In September, U.S. District Judge Susan Illston in California ruled a lawsuit brought by drivers in 2008 against Wal-Mart Transportation could proceed as a class-action lawsuit. The drivers claim that since 1993, they did not receive the minimum wage required by state law, nor were they allowed to take their state-required meal and rest breaks. They also claimed they did not receive proper wage statements. A federal appeals court ruled in July that drivers in California are entitled to the state’s mandatory meal and rest breaks. The Wal-Mart case, however, could test both state and federal laws governing driver pay methods. Illston granted the plaintiffs’ request to certify the waiting-time penalty and minimum wage claims as class-action, but denied their request to grant certification to wage-statement claims.
Resignation of Anne Ferro from FMCSA
After raising the ire of much of the trucking industry for five years, Federal Motor Carrier Safety Administrator Anne Ferro announced her resignation in July. She assumed a job as the head of the American Association of Motor Vehicle Administrators, but not before at least one major trucking organization called for her resignation. On Ferro’s watch, the FMCSA implemented new hours-of-service rules, worked on electronic log rules, took on the issue of so-called “chameleon carriers,” created a pre-employment screening program, revamped the medical certification program, installed the Compliance, Safety, Accountability program and banned hand-held cell phones from truck cabs.
Tracy Morgan Crash
On that early morning in June when a Walmart truck collided with Tracy Morgan’s Mercedes Sprinter on the New Jersey Turnpike, events were set in motion that brought close scrutiny of hours-of-service regulations and near-hysterical coverage by the popular press. Kevin Roper, the 35-year-old driver who had traveled from his home in Georgia to a Walmart terminal in Delaware before beginning his trip, was charged with vehicular homicide and assault by auto. He also faces civil suits. At the time of the accident, police suggested Roper was fatigued from driving from Georgia to Delaware before beginning his driving shift. Since then, Walmart suggested Morgan and others in the limo were at fault for their injuries because they were not wearing seat belts at the time of the crash. Roper asked to have civil actions against him delayed until after his criminal case was hear; a judge rejected that that request.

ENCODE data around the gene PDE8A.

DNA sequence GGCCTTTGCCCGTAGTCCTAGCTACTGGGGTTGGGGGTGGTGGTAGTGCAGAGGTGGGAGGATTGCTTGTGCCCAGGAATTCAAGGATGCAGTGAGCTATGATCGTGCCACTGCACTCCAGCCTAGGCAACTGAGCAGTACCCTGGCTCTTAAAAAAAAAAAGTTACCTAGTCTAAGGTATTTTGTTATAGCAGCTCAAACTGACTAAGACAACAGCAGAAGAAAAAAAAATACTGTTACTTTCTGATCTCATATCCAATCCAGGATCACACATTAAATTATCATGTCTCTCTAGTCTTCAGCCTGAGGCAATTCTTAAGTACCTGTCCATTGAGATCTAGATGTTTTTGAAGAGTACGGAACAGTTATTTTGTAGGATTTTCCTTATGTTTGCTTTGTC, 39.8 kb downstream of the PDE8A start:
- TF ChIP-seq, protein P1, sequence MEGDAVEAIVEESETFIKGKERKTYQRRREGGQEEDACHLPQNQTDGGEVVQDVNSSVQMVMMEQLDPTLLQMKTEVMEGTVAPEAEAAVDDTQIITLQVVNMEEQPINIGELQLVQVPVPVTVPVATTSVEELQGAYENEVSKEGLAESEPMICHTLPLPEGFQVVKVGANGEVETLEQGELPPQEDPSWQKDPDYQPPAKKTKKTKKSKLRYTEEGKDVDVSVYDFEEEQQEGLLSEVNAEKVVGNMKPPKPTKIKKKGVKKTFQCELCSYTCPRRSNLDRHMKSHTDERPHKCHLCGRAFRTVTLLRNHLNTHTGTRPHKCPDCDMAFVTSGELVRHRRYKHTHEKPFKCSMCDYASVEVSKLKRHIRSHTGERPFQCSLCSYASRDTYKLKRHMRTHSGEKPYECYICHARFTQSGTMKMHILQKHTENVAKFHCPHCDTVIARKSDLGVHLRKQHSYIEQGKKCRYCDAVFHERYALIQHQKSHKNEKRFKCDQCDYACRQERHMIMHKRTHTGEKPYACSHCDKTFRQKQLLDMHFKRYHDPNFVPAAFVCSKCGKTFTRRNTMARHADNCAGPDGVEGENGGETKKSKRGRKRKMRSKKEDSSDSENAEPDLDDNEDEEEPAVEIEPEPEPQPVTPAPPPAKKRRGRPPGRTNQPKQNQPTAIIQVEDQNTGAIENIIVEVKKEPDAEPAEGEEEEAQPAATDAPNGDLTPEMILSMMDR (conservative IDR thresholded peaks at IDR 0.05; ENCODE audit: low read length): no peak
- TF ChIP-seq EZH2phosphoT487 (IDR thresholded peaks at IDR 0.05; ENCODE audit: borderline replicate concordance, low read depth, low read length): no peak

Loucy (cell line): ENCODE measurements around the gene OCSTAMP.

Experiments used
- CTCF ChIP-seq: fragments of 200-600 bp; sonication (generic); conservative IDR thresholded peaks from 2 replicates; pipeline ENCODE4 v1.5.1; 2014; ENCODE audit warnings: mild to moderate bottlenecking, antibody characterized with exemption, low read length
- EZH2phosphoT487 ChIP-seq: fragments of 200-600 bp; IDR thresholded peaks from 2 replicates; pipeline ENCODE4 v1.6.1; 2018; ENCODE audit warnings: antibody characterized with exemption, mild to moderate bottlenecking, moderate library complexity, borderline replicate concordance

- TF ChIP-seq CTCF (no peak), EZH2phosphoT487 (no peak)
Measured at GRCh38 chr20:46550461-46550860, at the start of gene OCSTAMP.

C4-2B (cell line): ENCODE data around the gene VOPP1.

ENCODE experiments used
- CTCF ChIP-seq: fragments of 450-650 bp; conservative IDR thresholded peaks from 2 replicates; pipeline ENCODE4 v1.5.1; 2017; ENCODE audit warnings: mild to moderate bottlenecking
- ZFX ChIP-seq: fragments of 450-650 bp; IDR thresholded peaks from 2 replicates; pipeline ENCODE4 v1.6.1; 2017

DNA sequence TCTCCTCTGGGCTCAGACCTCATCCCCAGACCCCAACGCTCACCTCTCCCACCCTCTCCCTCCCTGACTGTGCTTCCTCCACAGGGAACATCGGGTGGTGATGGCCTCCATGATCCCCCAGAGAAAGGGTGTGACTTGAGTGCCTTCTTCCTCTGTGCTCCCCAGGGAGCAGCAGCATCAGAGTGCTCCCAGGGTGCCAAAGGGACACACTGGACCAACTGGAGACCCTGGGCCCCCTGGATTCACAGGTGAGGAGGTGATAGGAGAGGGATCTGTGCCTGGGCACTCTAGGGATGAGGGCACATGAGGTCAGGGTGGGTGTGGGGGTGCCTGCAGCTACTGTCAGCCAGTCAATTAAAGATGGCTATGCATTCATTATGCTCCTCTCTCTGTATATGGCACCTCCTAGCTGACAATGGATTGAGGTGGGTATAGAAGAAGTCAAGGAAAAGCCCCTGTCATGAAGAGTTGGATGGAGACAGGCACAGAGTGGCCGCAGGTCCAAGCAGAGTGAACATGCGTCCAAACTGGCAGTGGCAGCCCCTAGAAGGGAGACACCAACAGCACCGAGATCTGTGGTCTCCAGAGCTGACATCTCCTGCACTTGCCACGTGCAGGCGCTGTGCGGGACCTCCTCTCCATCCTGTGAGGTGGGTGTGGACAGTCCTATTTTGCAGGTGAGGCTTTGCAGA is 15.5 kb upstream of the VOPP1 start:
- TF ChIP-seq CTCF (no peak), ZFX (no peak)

Driver Shortage & Driver Pay Increases
If there was a continuing theme throughout 2014, it was the large and growing shortage of drivers. The American Trucking Associations says 35,000 new drivers are needed, and that number is expected to continue to grow. It’s said there are several causes for the driver shortfall: many drivers are “aging out” of the industry, young people are not coming into it and the steadily improving economy is creating a demand for goods that need to be delivered. At least as a partial response, many trucking companies increased pay, benefits and other perks such as more time at home. Some fleets upgraded equipment, and many aimed considerable recruiting efforts at veterans returning from war and leaving the service.
Hours of Service Regulations Rollback
As the last days of 2014 and the last minutes of the 113th Congress ticked off the clock, a massive spending bill was approved by the U.S. House of Representatives and then by the U.S. Senate, and signed into law by President Obama. Tucked in the legislation was a roll back of the hours-of-service regulations that limit how many hours truckers can drive, and a directive forcing the Federal Motor Carrier Safety Administration (FMCSA) to study those rules before reenacting them or installing new ones. But, the issue is far from dead. But, the rollback is in effect just until the end of next October, and between now and the more study will be done.